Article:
It actually was CVS that made me think about writing this essay, CVS and its Mom and Pop counterpart, Dichter Pharmacy. With my current health insurance it costs the same to fill prescriptions wherever I go; which I think makes this case incredibly comparable. Unlike CVS, which is a drug store, the Dichter place has a soda shoppe and sandwich counter; with that New York-style crumbcake where the crumb topping forms a half-inch candy layer to the top. That might have been enough to convince me to switch, but in addition, CVS has my name and phone number (side effect of signing up for their customer card) and plague you with mechanized phone calls if you forget to get your prescription refilled. This is supposed to ‘keep you healthy’, but I get CVS’s game here: no prescription left unfilled, no stock left languishing in the patient bins. The profit a pharmacy makes from a prescription can be more than your entire copay for it, especially if it’s still patented. Note that if someone from the Dichter Pharmacy wanted to harass me to pick up my Adderall, they would have to speak to me in person; more important they could tell me what drug it is, so I could confirm whether or not I actually needed any (stuff like birth control pills can be filled months in advance, leading to an endless stream of robotic phonecalls regarding ‘your prescription’. The robot will even call you if you run out of refills for ‘your prescription’ and do nothing, assuming that you’re supposed to be on that prescription indefinitely.) With CVS’s model I was just showing up to the pharmacy and purchasing bags of pills only to find out they were ones I’d discontinued months earlier but had forgotten to cancel. It’s healthcare waste at its worst.
So about a month ago I was getting a bagel at the Dichter Pharmacy and found the owner, Manny, was staffing the soda counter instead of the high-school student and the tough mom who usually handle what he called “the front end”. I asked him how was it, running a small pharmacy on Broadway, and he said the soda shoppe increased traffic for his over the counter goods like lotion and shampoo, but not so much in the back. When I offered to start filling my prescriptions there, Manny treated it as if it was a huge favor, and gave me a card valid for a complimentary scoop of ice cream. But why hadn’t I done so from the very beginning, is what I wonder, it’s much closer than the Inwood CVS and certainly closer than the one at Columbus Circle, where I used to go. It was like the force of habit and the existence of a customer loyalty account had me golden-handcuffed to CVS’s terrible pharmacy service; not in a logical way but in the dubious name of ‘convenience’.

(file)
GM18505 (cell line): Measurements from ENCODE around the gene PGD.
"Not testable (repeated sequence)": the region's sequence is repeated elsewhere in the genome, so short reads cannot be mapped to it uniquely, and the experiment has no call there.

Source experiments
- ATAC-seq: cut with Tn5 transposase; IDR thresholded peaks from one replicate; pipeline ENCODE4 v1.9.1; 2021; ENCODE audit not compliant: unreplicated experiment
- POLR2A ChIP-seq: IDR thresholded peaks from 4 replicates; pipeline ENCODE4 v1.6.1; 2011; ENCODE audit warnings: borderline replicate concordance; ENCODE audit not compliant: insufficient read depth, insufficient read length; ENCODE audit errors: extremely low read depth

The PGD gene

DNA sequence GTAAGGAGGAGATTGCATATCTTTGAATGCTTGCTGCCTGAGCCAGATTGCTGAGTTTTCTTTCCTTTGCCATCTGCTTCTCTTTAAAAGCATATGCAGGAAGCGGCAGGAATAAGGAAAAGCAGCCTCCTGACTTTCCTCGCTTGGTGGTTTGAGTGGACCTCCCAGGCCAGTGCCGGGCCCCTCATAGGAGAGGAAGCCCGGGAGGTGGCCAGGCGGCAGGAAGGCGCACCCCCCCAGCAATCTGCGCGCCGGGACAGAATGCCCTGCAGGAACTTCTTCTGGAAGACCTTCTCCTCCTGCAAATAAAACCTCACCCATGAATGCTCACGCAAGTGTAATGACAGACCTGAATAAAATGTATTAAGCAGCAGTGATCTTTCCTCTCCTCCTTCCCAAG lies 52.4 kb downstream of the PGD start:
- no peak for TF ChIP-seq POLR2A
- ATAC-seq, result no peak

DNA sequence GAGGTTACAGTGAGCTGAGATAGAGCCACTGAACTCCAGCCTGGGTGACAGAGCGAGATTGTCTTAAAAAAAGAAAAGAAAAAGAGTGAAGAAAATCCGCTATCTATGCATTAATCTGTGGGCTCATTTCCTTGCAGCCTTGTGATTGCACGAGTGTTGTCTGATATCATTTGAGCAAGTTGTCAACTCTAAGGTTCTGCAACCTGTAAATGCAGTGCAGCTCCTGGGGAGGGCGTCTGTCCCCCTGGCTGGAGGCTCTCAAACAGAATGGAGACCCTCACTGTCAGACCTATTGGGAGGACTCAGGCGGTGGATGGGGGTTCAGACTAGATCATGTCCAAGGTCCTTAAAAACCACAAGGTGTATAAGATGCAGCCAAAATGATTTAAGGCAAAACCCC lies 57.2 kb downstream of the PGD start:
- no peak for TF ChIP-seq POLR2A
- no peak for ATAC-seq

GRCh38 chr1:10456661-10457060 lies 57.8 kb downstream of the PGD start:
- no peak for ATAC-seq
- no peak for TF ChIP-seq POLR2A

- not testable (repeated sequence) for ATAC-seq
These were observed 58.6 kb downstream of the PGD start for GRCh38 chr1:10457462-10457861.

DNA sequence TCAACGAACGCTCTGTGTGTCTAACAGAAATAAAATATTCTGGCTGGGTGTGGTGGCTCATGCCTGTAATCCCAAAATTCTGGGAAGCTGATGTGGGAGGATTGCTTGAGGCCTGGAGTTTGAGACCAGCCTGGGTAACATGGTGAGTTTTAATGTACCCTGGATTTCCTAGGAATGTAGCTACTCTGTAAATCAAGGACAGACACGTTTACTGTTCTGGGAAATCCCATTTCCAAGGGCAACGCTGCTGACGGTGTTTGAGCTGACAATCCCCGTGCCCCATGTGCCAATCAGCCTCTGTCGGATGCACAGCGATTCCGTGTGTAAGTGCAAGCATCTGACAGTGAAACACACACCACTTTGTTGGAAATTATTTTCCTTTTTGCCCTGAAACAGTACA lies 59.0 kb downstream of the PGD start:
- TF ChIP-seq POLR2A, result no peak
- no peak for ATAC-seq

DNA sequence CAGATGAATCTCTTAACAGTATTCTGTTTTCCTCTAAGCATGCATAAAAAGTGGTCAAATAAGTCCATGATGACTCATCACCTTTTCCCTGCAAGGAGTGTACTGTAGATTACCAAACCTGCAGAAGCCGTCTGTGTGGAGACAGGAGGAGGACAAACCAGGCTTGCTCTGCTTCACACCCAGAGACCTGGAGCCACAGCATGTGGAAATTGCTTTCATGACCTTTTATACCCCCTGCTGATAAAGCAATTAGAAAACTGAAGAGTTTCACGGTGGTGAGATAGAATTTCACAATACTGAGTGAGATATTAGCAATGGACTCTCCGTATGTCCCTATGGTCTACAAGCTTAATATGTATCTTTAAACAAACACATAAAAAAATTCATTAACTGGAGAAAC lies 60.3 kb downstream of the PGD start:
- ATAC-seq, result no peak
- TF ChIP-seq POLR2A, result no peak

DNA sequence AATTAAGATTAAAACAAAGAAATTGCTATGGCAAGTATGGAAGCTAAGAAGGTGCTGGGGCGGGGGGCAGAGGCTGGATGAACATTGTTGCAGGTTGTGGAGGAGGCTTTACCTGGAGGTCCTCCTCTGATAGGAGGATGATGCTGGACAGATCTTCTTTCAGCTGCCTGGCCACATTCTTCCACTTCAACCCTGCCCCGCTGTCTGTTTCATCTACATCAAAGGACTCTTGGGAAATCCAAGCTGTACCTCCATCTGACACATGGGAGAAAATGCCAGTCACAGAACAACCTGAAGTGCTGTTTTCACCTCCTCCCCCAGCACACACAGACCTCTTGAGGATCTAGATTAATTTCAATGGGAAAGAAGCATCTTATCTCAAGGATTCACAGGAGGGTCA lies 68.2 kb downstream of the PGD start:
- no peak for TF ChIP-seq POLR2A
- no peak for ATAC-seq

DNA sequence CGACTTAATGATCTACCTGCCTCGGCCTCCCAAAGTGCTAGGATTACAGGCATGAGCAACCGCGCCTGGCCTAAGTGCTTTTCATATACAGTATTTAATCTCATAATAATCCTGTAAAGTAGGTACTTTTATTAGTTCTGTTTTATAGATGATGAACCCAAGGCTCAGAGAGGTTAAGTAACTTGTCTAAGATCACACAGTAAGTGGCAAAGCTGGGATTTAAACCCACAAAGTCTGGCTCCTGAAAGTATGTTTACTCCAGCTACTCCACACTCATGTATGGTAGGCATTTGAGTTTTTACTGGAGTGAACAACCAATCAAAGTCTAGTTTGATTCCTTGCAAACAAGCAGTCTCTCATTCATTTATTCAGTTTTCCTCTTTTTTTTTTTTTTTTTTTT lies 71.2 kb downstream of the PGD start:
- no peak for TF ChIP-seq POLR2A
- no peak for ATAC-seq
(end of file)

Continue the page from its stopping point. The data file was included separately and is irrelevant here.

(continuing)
So today I was at the pharmacy again, waiting at the soda counter drinking coffee, when one of the customers introduced herself to the tough Irish Mom, as the mother of the slender high schooler making tea behind the counter. Her father was also in the store, shopping, saying “We got the whole family up in here.” Which is interesting because Manny the owner might have said the same thing. Flourishing small businesses are like the center of gravity for a neighborhood, and give it its sense of community; without them you have an endless march of brands, as you might find on Fifth Avenue. Thus these hole-in-the-wall delis can provide a cross-section of the neighborhood, plus show you some singular characters; some people are total shut-ins but for the meals taken at one particular deli.
Nobody hangs out at Uniqlo, or at the Apple Store; each person singularly shops for pants, with little expectation of seeing someone you know at the store or of encountering the same sales associate twice. Hanging out is actively discouraged in Barnes & Noble by the dearth of chairs and in McDonald’s with oppressive signage telling you you have thirty minutes to eat your food in their dining room. One of the most rewarding things about buying stuff from Mom and Pop stores, besides finding products of high quality, is building a relationship with the person you bought from. It seems a vanishing side of business, or at least a more rarified one; it’s still about who you know, just making those connections is more nuanced and impersonal, to revise: it’s to whom you’re linked-in.
I would encourage you in the Comments thread to post your own favorite local businesses; I mentioned a few, like the Dichter Pharmacy (4953 Broadway) and will compile a better list for later postings. So which is your favorite? Doesn’t matter what neighborhood, just shout it out.